Alums' new start-up Inbox will "make it easier to abolish email entirely"

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Today a team that includes multiple CSAIL alums launched Inbox, a more modern platform for building apps that access end users’ inboxes. As compared to Google's new "Gmail API," which is limited to Gmail, Inbox also works with Yahoo, Microsoft Exchange and others.

Wired describes it as "a software creation designed to make it much easier for developers to build email-centric applications, whether they be new email clients or something else entirely."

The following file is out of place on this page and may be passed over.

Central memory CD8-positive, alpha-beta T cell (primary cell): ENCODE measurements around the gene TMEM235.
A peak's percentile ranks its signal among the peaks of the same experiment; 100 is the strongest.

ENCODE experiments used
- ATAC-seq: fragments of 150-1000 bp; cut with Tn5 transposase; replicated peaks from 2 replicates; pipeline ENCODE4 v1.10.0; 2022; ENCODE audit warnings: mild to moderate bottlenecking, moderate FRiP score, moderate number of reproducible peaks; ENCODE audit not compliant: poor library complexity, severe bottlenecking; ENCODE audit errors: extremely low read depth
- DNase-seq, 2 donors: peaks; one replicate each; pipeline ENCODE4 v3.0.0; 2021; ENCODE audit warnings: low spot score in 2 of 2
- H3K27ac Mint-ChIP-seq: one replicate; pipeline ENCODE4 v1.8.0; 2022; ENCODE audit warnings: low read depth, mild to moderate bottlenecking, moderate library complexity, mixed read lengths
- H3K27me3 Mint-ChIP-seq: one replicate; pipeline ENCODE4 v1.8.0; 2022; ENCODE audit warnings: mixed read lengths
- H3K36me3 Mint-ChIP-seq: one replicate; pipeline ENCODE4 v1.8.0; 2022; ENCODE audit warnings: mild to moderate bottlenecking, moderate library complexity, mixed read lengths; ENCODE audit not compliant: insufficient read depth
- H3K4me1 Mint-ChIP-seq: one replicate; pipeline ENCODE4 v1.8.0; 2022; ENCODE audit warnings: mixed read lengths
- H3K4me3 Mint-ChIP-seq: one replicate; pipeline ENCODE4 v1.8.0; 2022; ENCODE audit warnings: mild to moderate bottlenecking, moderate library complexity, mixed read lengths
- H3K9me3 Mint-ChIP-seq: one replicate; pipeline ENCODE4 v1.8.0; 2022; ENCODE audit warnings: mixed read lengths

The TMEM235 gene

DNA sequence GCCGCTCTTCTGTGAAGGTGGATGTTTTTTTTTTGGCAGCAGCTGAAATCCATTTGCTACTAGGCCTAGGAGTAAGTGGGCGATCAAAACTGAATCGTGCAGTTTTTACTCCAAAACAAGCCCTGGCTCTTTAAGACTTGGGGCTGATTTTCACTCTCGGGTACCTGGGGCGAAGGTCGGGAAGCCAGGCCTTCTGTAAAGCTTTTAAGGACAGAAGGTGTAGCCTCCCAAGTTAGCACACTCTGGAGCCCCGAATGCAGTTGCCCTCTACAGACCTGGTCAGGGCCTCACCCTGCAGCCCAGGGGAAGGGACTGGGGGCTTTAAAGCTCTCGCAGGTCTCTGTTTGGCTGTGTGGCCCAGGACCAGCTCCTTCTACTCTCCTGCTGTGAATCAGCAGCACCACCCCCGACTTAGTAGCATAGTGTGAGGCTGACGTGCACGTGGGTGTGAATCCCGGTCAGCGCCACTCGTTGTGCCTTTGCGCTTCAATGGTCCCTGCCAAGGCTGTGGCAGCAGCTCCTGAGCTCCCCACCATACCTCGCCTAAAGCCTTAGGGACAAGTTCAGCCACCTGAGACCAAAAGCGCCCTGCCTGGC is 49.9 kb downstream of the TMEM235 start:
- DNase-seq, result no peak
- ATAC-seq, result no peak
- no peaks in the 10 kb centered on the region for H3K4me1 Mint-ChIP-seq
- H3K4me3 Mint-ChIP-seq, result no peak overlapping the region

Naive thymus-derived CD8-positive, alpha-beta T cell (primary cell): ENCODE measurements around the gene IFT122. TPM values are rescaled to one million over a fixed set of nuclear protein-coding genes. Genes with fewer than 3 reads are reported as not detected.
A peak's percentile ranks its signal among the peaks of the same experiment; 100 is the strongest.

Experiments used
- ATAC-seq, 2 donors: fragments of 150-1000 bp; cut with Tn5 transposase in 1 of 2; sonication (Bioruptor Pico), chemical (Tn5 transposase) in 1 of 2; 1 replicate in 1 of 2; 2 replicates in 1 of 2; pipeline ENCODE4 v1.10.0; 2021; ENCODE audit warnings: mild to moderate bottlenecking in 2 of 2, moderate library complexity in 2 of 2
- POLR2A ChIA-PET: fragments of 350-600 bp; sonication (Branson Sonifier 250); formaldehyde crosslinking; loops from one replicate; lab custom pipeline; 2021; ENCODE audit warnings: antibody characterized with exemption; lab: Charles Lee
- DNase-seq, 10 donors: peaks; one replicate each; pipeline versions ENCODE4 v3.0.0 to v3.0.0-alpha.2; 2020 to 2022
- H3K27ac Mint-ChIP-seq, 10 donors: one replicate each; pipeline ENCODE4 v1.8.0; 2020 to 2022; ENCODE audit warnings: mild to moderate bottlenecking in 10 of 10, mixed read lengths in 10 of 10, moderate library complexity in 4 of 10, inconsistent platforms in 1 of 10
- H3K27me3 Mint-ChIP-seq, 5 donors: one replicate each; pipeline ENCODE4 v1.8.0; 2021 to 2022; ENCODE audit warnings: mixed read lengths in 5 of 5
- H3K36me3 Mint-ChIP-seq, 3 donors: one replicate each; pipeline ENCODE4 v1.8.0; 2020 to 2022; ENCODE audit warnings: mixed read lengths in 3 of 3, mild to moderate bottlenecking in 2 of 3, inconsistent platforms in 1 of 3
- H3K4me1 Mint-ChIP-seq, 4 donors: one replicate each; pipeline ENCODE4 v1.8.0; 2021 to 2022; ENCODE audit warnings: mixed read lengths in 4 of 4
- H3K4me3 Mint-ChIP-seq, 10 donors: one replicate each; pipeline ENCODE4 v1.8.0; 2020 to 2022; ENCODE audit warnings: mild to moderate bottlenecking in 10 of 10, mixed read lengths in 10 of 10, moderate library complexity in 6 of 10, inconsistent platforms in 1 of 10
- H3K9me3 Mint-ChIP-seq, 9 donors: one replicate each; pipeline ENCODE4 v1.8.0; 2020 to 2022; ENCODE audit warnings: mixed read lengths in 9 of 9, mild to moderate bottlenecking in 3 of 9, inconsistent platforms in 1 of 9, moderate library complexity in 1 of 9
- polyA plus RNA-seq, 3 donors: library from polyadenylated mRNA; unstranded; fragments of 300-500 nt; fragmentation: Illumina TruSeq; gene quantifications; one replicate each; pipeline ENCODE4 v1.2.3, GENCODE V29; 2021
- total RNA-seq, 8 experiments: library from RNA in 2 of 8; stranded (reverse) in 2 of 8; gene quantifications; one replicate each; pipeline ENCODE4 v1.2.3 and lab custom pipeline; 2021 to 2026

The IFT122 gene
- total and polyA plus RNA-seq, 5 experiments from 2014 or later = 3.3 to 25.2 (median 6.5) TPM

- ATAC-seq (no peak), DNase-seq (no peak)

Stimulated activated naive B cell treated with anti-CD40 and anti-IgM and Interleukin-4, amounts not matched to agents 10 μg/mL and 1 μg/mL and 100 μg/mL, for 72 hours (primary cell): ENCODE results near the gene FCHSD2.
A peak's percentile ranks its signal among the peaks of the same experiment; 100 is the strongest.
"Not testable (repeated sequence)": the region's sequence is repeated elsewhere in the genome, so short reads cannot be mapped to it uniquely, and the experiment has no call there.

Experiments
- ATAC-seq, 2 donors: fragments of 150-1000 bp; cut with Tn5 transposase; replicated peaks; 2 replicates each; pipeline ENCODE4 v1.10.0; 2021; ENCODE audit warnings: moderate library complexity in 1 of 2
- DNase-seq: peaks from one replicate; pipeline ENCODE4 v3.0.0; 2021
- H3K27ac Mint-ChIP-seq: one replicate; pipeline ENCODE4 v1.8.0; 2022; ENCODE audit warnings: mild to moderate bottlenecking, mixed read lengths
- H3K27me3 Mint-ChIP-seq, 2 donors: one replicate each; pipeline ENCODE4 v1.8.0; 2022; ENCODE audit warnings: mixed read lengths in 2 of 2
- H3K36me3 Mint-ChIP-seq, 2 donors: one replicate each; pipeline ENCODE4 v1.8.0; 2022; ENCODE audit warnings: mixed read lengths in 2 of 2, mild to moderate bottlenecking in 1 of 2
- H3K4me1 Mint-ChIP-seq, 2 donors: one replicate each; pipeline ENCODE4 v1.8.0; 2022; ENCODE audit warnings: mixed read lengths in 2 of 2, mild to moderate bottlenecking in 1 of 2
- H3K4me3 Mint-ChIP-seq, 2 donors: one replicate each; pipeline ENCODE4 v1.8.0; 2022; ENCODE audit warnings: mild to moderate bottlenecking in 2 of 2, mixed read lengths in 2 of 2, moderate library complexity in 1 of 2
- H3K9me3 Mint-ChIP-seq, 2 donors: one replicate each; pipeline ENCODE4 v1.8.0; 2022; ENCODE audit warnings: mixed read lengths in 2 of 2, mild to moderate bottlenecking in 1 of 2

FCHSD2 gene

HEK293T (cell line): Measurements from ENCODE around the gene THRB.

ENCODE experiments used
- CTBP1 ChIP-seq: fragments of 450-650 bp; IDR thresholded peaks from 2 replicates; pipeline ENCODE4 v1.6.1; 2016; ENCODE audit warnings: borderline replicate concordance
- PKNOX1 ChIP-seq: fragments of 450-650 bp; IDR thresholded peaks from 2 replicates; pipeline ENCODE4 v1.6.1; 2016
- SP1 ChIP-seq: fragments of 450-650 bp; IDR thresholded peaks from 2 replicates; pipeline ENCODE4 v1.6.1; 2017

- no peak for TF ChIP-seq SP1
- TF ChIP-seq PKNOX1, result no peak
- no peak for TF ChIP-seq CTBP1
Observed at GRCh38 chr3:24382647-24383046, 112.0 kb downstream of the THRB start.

According to TechCrunch, the idea is "to offer an upgrade of sorts from the 'archaic protocols and formats' that developers would otherwise have to learn today in order to work with email."


From TC:

The company was co-founded by MIT alums Michael Grinich, previously an engineer at Dropbox and designer Nest, and Christine Spang, an early Linux kernel engineer at Ksplice (acquired by Oracle). The core team at Inbox also includes several other MIT alums, plus those with experience from Google and Firebase, as well as two graduates from the Parallel and Distributed Operating Systems group at MIT CSAIL, which spun out Meraki (acquired by Cisco).

“I actually wrote my thesis at MIT on email tools, and discovered how difficult it was to add features to email apps,” explains Grinich of how Inbox came to be. “One big issue was the underlying plumbing – IMAP, MIME, character encodings, etc. – which is what Inbox fixes for developers.”


Read more in Wired and TechCrunch.